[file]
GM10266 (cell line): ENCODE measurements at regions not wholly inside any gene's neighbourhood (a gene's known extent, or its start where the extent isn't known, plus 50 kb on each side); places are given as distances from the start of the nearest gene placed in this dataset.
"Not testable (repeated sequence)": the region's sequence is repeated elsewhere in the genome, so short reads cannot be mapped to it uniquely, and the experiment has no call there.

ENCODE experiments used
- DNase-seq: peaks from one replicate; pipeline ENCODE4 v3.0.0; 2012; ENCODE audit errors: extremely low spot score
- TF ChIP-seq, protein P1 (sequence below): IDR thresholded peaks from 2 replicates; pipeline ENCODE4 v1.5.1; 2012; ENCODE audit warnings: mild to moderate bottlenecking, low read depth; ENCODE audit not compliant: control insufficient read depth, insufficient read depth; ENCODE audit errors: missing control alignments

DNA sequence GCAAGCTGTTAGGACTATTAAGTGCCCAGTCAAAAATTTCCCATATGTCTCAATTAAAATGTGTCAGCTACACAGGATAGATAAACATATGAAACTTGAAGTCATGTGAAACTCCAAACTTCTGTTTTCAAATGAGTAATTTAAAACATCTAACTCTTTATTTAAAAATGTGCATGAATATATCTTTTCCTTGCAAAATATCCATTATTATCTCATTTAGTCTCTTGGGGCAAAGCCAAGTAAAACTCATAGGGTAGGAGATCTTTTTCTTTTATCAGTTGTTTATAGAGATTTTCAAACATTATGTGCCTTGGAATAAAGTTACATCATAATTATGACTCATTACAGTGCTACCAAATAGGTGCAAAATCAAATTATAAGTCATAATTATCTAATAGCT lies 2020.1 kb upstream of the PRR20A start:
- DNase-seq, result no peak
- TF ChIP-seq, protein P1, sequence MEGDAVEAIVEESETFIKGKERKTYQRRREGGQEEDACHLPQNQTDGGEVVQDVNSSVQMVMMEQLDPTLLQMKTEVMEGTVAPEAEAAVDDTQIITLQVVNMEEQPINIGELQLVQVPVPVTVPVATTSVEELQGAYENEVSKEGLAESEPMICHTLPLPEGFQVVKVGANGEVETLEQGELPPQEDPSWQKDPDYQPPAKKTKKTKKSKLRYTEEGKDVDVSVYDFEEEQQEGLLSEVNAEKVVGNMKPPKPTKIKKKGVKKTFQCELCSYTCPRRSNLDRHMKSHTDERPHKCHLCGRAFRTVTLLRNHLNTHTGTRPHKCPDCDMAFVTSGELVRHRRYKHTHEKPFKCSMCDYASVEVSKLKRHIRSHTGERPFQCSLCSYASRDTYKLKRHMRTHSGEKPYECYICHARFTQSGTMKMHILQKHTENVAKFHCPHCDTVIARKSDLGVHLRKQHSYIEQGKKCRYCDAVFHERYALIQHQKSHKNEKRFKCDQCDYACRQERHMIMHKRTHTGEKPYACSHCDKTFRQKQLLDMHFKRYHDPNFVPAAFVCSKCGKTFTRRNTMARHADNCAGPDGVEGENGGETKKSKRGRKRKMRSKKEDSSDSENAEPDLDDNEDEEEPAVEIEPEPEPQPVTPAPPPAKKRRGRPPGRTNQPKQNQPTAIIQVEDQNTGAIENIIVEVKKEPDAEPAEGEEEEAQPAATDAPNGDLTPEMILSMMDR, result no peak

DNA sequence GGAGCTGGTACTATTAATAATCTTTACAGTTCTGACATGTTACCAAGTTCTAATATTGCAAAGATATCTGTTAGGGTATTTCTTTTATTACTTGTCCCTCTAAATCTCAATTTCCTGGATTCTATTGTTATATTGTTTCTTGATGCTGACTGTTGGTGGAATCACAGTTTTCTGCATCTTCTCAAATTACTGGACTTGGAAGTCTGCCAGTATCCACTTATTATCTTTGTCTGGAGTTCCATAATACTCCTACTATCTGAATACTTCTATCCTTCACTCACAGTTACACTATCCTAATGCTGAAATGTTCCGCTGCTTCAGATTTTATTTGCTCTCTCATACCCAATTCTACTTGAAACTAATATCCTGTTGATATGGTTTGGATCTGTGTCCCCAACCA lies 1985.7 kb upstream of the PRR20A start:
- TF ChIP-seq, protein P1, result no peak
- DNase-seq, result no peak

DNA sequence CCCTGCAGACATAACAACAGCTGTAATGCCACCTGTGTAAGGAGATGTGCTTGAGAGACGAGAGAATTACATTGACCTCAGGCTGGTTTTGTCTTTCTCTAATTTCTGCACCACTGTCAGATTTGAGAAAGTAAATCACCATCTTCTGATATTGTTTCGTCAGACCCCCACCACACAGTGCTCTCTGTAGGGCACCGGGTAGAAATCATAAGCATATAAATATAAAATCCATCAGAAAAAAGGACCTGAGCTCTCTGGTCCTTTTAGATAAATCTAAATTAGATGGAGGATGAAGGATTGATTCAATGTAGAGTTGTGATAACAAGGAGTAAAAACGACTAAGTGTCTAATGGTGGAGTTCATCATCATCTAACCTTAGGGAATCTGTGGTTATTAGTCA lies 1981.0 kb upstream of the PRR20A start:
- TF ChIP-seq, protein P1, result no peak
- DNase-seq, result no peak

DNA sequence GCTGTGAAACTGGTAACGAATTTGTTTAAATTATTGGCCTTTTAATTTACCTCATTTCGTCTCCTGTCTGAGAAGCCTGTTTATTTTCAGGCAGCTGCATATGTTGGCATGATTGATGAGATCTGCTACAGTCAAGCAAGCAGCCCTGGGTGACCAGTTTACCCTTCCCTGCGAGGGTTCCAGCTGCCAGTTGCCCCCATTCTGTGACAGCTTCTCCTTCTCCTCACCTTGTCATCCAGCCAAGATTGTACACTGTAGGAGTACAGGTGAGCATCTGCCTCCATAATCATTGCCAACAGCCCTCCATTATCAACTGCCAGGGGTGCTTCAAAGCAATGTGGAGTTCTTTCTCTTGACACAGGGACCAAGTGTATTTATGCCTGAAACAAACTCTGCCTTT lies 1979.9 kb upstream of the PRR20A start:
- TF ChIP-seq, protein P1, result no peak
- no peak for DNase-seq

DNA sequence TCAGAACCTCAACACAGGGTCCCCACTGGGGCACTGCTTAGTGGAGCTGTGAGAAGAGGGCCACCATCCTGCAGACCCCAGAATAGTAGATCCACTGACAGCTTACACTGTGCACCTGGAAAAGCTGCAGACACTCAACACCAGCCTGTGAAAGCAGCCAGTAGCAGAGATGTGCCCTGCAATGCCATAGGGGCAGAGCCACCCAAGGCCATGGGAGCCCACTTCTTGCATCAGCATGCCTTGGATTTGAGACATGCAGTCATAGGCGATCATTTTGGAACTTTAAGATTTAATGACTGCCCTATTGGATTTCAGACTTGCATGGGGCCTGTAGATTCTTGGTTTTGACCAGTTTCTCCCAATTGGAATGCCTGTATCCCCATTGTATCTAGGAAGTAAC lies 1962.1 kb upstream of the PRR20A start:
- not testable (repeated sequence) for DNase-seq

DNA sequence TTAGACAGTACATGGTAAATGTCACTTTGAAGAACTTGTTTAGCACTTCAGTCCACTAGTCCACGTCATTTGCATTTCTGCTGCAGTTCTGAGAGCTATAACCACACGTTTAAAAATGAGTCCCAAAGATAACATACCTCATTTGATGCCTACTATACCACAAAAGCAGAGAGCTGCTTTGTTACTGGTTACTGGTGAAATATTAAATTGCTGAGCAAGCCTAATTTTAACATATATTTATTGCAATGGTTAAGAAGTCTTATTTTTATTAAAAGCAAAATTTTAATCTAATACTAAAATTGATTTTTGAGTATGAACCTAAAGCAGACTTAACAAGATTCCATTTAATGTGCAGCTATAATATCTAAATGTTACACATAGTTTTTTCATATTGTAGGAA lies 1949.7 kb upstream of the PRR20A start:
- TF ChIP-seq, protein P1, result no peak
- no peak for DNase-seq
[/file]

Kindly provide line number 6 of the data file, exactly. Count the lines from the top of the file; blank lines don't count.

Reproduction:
DNA sequence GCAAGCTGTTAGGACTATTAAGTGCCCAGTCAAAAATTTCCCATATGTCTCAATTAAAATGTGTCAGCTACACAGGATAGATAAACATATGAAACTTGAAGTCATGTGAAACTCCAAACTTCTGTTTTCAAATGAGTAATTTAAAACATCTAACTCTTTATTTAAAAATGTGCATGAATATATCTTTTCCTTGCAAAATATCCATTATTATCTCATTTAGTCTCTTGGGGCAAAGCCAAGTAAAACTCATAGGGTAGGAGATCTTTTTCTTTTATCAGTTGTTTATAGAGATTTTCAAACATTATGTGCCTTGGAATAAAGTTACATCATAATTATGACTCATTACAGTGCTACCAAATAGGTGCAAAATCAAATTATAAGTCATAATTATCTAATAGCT lies 2020.1 kb upstream of the PRR20A start: